Social, ethnical, cultural and confessional features of architectural heritage of monasteries

Vestnik MGSU 6/2014
  • Frolov Vladimir Pavlovich - Moscow State University of Civil Engineering (National Research University) (MGSU) Candidate of Historical Sciences, Associate Professor, Department of History and Philosophy, Moscow State University of Civil Engineering (National Research University) (MGSU), 26 Yaroslavskoye shosse, Moscow, 129337, Russian Federation; This e-mail address is being protected from spambots. You need JavaScript enabled to view it .

Pages 35-43

Monasteries, their activity and lifestyle have always played an important role in the culture of various nations. Monasteries are objects of cultural heritage. Their architecture is connected with national features on a nation, particular canons of Christian (orthodox, catholic), Buddhistic or other religion. The article describes ancient monasteries in Russia amid the global development, historical national characteristics monasteries are analyzed, as well as architectural ensembles, reflecting the function and role of monasteries in public life, showing their spiritual and cultural heritage, monastic tradition, the historical value of the monastic landscape and its conservation conditions, the inclusion of the monasteries in the world cultural heritage is noted.

DOI: 10.22227/1997-0935.2014.6.35-43

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Vestnik MGSU 8/2012
  • Churakov Sergey Konstantinovich - Moscow Architectural Institute Associated Professor, Department of Soviet and Modern Foreign Architecture 8 (495) 62 1-40-85, Moscow Architectural Institute, Rozhdestvenka St., Moscow, 107031, Russian Federation; This e-mail address is being protected from spambots. You need JavaScript enabled to view it .

Pages 46 - 53

The author analyzes the origin and the history of the periptery, examines into the etymology of
this word, and traces its roots in Minoan and Mycenaean cultures.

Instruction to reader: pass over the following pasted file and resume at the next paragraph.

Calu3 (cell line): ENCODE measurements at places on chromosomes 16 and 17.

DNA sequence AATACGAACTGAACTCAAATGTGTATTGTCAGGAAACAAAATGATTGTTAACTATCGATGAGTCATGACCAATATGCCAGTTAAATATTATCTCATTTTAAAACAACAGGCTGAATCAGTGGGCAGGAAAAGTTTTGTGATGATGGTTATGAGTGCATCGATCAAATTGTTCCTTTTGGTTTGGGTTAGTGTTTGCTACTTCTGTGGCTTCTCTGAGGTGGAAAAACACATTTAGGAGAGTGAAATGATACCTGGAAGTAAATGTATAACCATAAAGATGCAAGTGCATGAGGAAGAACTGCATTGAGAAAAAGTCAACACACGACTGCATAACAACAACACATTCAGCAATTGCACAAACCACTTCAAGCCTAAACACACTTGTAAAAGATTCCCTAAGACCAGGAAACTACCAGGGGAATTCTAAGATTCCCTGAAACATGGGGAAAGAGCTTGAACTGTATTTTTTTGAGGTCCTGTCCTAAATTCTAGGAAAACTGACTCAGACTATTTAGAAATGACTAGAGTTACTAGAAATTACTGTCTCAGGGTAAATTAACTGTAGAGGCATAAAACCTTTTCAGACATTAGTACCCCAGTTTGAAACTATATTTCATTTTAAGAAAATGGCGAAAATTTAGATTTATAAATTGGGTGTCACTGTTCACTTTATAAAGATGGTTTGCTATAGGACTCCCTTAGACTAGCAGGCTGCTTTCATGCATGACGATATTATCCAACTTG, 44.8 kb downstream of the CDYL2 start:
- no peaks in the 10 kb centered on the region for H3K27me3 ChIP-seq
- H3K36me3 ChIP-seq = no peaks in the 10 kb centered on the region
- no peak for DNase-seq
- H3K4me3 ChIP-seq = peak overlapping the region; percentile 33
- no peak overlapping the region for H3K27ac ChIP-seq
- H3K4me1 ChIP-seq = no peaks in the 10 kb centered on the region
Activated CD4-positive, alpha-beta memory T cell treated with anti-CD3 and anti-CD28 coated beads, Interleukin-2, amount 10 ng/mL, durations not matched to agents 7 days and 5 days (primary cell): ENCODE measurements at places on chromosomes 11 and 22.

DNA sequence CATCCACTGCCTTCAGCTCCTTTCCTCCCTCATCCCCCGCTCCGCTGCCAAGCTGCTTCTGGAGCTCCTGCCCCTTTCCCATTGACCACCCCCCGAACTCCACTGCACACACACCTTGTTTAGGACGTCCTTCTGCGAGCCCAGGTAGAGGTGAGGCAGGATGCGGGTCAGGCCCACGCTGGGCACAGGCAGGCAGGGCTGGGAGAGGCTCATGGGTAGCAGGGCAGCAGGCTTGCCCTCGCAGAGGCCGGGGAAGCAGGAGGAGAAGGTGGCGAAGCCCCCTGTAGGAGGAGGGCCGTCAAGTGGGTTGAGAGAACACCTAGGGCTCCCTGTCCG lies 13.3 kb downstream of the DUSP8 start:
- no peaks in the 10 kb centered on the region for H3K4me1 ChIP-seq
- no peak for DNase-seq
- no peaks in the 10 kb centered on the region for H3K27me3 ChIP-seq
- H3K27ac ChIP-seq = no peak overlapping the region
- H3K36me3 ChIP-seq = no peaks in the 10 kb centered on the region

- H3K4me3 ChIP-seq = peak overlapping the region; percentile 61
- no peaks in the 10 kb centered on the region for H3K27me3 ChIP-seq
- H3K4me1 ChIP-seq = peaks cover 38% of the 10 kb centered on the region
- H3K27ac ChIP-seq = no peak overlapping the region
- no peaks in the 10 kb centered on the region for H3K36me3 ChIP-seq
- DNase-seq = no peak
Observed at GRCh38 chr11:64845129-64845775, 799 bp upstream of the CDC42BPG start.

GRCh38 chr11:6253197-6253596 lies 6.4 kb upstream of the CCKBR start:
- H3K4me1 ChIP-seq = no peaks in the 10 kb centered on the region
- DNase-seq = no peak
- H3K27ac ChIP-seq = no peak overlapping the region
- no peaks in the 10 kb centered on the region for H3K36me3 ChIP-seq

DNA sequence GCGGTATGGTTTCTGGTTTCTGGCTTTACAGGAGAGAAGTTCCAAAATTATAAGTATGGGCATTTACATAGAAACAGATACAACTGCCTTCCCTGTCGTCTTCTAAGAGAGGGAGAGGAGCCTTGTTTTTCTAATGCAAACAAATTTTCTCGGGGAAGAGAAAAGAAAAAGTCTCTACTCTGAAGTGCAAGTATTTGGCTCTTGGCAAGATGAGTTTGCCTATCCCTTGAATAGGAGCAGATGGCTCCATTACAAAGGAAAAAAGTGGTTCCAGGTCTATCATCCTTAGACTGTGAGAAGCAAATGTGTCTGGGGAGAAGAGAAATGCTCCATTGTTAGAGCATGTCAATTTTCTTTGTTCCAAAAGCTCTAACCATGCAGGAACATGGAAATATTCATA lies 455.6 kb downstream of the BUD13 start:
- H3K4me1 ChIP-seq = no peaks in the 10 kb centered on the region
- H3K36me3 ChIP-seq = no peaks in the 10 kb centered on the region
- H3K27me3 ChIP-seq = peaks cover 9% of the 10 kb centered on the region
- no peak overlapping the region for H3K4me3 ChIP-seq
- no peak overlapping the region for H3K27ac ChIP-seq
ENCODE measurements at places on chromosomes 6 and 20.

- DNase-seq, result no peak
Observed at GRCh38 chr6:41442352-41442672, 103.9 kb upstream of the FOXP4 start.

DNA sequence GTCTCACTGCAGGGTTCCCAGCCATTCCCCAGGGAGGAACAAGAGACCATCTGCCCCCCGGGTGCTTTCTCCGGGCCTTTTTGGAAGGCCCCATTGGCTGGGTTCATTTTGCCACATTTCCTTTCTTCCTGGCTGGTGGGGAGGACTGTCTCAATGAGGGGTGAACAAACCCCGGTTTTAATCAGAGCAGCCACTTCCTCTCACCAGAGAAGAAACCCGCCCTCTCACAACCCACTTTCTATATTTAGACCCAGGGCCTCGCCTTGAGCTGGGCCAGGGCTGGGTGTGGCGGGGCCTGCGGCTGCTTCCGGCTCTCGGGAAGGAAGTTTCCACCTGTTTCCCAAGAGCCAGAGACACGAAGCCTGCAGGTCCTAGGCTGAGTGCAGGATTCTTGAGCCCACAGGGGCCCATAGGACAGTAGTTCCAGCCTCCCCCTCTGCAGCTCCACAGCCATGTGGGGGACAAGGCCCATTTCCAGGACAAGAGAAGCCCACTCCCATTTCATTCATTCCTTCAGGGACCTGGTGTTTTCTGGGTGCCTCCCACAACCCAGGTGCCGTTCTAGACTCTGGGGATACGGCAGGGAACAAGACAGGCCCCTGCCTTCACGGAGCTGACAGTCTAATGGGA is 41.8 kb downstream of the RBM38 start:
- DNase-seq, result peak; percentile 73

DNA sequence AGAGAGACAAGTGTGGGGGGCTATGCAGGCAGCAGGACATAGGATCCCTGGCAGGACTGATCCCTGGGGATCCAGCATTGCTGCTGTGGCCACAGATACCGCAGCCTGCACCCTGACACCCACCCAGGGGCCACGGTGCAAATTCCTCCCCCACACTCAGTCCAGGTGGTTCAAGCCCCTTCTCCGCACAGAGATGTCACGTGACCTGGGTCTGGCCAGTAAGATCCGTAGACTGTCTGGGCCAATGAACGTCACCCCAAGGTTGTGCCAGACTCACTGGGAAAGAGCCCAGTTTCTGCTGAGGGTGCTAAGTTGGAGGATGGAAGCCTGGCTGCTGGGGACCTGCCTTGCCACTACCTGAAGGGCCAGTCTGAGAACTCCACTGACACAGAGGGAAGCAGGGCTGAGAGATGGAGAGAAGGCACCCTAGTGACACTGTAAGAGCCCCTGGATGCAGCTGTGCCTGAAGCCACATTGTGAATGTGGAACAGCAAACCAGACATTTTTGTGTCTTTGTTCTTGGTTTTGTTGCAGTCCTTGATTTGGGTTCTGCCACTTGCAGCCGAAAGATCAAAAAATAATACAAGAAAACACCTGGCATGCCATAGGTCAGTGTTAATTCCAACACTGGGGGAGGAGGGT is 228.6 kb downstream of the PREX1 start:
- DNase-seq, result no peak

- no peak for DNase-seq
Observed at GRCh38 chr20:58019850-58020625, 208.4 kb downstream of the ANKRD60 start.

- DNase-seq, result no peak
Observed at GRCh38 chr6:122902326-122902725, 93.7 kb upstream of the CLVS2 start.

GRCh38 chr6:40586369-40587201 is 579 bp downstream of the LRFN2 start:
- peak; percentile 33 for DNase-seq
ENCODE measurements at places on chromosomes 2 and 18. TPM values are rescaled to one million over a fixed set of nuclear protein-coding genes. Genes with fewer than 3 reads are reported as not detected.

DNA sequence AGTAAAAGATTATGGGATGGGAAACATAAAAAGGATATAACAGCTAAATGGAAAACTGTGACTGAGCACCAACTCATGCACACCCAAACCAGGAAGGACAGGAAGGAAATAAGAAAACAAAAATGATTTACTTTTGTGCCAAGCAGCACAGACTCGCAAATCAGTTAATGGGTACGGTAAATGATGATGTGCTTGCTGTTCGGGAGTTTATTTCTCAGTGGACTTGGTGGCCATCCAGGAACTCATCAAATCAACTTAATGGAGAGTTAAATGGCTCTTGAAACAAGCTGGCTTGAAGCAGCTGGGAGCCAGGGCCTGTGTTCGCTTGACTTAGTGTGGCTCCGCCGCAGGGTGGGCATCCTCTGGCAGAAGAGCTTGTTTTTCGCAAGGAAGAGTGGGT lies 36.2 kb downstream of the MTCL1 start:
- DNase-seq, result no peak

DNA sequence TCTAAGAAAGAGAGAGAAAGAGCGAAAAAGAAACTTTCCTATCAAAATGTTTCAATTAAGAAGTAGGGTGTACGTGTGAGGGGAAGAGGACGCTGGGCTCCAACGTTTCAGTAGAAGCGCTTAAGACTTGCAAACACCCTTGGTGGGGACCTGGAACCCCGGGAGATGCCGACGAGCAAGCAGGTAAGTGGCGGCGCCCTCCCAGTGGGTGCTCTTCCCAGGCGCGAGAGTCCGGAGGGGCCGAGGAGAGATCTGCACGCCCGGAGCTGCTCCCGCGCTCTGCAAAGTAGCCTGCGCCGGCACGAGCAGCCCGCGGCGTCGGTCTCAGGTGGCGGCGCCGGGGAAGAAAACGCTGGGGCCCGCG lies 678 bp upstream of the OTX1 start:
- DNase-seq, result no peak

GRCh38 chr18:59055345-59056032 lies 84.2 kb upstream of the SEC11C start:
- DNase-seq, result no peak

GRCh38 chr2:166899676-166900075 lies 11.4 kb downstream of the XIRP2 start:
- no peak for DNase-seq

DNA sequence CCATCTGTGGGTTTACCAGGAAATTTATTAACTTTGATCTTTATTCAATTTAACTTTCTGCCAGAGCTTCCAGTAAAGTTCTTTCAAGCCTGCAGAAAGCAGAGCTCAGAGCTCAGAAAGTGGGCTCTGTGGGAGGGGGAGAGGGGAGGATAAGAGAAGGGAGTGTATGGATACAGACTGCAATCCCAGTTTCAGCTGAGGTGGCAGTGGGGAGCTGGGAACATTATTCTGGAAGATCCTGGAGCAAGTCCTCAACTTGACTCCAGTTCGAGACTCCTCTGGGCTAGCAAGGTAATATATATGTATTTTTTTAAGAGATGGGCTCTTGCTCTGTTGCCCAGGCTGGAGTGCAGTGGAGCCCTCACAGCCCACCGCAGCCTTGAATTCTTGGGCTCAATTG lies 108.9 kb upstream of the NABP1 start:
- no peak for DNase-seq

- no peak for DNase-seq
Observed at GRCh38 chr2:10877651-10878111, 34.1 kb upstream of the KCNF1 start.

The history of classical architecture is full of myths. One of them is related to the origin of
periptery, the main type of a classical antique temple. Traditionally, it dates back to the samples
of the 7th-4th centuries B.C., although it is obvious that this type of temples has a longer history.
The term "periptery" is said to originate from an ancient cult established prior to the construction
of the Greek Pantheon. It is composed of the two Greek words: "peri" - around, near,
and "pteron" - a side wing, a side colonnade or an outhouse. As a result, the initial defi nition is
formed - "winged from all sides", while all present-day sources (e.g. Encyclopedia Britannica) use
a much simpler translation - "rectangular building with a colonnade on all four sides".
However, speaking about the drama of post and lintel elements in the Order System, it is not
apparent why, for example, the Temple of Poseidon at Paestum or the Parthenon can be called
"winged", particularly, the Temple of Poseidon, with its ponderous Doric Order. And strictly speaking,
so sensual a tune is typical for the Hellenistic period.
The "winged" theme has nothing to do with the forms of the Periptery or its proportions. Minoan
and Mycenaean temples are a lot older than the Greek ones, therefore, the "winged" may
mean natural encircling of the temple with The Sacred Bird images. These birds were the permanent
"characters" of the Mysteries throughout the Mediterranean region and Ancient East. In the
Sumerian-Acadian culture, the word "fortune" was depicted as a hieroglyph that looked like a bird,
and fortune "management" was one of the functions of the supreme deity.
One of the translations of the word "pteron" is not just a "wing", but also a "winged creature" (a
bird, a griffi n, a sphinx). Polybius (201 - 122 B.C.) used "periptery" in the meaning of "surrounded
by columns", but much later Plutarch (46 - 127 A.D.) named it "a side colonnade" and "a side building".
Practically, the name of one of the temple elements was applied to the whole structure, which
indicated a special role of this "side colonnade", as the main visual sign of the temple being attributed
to the Supreme Deity. The classical form of the Periptery had two essential elements; they were
the two sculptures of birds on top of the columns that surrounded it on three sides, and proto-ionic
columns in front of the main Facade and in the cella (as in a temple in Neandria). Later, the main Facade
evolved as a column portico with a pediment, and on each of its corner akroterion - a sphinx
or a griffin - was placed, while the whole structure was crowned by an antefix formed as a palmette.
This is our reconstruction of the evolution of this type of temple in the course of 600 years, from
the 16th century B.C. through the 10th century B.C.

DOI: 10.22227/1997-0935.2012.8.46 - 53

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